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Old 05-11-2006, 10:42 AM   #1
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Aquarium Glue

I plan on getting some either Dwarf or Ram Cichlids for one of my tank. I plan on cutting some ceremic plant pots in half to give the fish some places to hide however I want to make them blend more with my dark substrate by attaching some of the substrate itself to the outside. How would I go about doing this and what should I use?
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Old 05-11-2006, 10:56 AM   #2
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You could aply a thin smeared layer of aquarium safe silicone sealent(RTV) and then roll the pots in sand or small gravel that is similar to your substrate or just use some of your substrate take out a couple handfulls rinse it dry it and roll the pots in that.
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Old 05-11-2006, 11:04 AM   #3
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Alright thanks. At bigalsonline.com I saw something called Mr. Sticky's Underwater Glue, wouldnt this work? IS there any concerns I should have anout using a regular ceramic pot in the tank? I probably will get them from liek Home Depot or something.
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Old 05-11-2006, 11:14 AM   #4
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Yeah that will work but it sets fast and is much harder to clean up after words and is more expencive than the silicone. With the silicone you can spred and smooth it with your hands. And cleanup is easy just wash your hands and other stuff you use in rubbing alchohal before it drys. The silicone also stays worckable alot longer than the epoxy. Epoxy 5-10 min workabilty if that. silicone 30-40 min workability.
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Old 05-11-2006, 11:30 AM   #5
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Hey can I use any silicone or does it have to be aquarium safe? I mean isnt silicone, silicone? I already have some silicone for a calk gun and would rather use that instead of having to buy new.
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Old 05-11-2006, 11:38 AM   #6
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Not all silicone is the same this I have come to learn via the automobile world some silicones use a vulcanizing agent that leaches gasses into its enviroment that can be potentialy harmful to life in your aqaurium. And in the auto world some silicones will acually cause oxegen sensors to fail or deteriate rather rapidly. so to be on the safe side I would stick to silicones that accualy state on the tube that it is aquarium safe. Any others and you could put all your fish in danger.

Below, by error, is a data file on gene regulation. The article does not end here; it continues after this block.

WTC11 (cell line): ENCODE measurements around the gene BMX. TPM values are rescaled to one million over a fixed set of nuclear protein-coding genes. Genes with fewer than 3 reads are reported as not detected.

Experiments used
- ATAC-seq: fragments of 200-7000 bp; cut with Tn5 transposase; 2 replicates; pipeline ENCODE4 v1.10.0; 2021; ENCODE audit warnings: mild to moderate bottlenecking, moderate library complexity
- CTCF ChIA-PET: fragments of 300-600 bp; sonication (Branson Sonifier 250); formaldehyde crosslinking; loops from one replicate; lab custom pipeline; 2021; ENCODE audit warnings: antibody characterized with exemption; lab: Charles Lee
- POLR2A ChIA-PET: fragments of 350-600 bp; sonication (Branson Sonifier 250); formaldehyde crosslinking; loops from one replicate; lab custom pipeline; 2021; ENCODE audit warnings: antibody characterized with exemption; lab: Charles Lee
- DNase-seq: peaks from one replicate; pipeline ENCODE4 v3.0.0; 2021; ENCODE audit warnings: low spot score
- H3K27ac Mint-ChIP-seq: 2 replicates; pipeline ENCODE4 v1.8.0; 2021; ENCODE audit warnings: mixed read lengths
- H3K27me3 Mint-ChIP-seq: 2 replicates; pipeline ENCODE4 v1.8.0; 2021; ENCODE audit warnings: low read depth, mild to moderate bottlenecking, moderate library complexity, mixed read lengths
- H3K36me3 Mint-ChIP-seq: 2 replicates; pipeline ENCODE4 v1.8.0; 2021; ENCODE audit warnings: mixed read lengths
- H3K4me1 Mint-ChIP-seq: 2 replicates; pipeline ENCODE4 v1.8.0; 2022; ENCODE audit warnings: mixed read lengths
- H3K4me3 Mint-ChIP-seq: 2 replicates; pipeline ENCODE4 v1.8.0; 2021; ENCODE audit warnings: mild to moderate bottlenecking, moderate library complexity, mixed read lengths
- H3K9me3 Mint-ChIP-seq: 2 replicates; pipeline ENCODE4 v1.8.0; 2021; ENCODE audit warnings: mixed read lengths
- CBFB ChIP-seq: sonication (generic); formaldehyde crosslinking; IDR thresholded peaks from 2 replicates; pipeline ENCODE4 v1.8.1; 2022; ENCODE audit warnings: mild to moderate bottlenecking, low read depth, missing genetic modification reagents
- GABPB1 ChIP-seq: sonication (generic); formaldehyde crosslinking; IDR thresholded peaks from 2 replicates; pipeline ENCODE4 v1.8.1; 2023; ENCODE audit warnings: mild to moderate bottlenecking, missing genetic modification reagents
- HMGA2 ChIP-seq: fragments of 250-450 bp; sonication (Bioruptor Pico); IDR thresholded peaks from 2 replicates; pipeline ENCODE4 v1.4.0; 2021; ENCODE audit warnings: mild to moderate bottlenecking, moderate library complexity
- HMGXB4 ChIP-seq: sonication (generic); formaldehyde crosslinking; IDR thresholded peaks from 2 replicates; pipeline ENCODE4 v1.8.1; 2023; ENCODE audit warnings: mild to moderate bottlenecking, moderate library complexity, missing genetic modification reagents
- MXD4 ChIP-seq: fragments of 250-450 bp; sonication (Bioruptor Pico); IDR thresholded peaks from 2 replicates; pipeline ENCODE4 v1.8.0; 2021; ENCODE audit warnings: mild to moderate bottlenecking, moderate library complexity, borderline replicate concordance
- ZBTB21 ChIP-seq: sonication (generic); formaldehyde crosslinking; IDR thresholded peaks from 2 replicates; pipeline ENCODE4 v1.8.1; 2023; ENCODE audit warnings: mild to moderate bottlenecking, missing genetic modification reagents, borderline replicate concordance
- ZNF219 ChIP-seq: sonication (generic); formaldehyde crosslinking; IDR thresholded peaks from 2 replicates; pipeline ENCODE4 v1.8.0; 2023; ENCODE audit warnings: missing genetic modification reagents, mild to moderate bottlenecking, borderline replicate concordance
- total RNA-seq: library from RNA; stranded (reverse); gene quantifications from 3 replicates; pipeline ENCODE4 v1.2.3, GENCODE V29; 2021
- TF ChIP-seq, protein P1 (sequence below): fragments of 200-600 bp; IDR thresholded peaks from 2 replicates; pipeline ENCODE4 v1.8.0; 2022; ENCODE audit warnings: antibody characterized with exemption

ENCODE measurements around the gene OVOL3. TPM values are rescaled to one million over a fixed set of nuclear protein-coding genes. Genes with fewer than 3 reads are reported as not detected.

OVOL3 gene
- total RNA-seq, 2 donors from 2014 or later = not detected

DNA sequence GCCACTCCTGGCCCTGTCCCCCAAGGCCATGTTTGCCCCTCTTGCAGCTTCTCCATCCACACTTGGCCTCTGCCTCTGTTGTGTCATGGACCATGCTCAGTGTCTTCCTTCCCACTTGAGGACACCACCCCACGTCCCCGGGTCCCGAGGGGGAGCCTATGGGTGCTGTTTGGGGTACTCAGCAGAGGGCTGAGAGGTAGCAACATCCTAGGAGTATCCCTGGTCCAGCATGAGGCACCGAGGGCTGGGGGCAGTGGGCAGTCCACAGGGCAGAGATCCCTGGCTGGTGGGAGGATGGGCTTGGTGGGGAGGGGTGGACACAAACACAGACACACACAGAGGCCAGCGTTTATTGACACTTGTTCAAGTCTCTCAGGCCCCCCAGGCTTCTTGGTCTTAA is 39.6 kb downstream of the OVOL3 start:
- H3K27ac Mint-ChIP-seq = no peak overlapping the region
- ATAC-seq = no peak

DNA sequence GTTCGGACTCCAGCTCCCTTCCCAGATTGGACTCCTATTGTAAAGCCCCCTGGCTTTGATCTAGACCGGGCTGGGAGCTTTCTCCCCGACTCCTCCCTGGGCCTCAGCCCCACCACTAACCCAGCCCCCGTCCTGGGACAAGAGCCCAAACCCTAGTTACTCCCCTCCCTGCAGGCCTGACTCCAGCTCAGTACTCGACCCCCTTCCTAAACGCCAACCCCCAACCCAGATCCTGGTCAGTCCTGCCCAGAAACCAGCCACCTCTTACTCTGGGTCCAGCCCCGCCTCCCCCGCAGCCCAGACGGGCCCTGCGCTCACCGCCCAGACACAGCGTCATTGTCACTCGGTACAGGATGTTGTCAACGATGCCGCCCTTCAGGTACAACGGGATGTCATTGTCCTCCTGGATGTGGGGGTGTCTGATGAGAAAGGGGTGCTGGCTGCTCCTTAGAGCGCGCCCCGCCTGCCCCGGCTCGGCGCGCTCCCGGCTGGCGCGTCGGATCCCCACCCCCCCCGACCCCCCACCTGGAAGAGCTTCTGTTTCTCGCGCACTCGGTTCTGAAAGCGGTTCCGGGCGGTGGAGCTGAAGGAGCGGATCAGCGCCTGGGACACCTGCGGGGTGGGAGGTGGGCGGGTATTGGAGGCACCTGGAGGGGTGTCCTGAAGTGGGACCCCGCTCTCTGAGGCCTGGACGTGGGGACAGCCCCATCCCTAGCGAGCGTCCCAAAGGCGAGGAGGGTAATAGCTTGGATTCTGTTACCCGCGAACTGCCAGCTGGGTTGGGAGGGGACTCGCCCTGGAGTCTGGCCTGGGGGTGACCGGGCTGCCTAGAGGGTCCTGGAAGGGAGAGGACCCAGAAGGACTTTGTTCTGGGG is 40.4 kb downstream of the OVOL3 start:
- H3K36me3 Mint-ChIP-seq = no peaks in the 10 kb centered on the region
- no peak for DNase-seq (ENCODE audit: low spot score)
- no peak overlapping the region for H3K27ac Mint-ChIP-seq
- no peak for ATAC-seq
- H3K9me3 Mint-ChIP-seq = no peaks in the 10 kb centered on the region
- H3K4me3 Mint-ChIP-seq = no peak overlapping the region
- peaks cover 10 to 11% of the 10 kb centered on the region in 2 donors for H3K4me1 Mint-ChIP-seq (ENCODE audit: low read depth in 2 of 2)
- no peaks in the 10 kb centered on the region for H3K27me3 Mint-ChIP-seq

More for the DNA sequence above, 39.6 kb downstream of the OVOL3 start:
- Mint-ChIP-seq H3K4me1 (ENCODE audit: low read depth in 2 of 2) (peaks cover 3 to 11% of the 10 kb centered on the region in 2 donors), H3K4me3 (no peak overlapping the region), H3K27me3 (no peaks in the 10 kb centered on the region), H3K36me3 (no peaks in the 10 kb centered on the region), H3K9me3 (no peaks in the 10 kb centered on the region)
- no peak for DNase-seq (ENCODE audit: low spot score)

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Old 05-11-2006, 11:39 AM   #7
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I've sone this with PVC pipe. Your flowerpots will come out awesome. Be sure to post some pics.

You can't use any silicone that contains color or antifungal chemicals.
GE Silicone-II clear silicone adhesive is aquarium safe. You can get it at Home Depot, Lowes, etc. Make sure it says 100% silicone, and is clear.
All-Glass makes silicone adhesive too. You can get it at any lfs, but it's much more expensive than the GE product.
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Old 05-11-2006, 11:40 AM   #8
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I have a tube of all-glass silicone I bought at PETCO. It was 3 - 4 dollars the amount that I use it. It will last quite some time.
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Old 05-11-2006, 11:47 AM   #9
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Alright thanks, I guess ill pick up a little bottle of it then.
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Old 05-12-2006, 02:38 AM   #10
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One other thing, wait at least 24-48 hours before re-adding the pots to the tank to allow the silicone to fully dry. Definately aquarium safe silicone is a must.
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Old 05-13-2006, 05:24 AM   #11
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Originally Posted by QTOFFER
GE Silicone-II clear silicone adhesive is aquarium safe. You can get it at Home Depot, Lowes, etc. Make sure it says 100% silicone, and is clear.
All-Glass makes silicone adhesive too. You can get it at any lfs, but it's much more expensive than the GE product.
Hhmmm, I thought it was Silicone I (Window & Door)...that's what I researched a while back and read several aquarium approvals of this product. I used it to do something similar, with PVC pipe and regular gravel. No problems at all, but let it cure/dry for 3 days.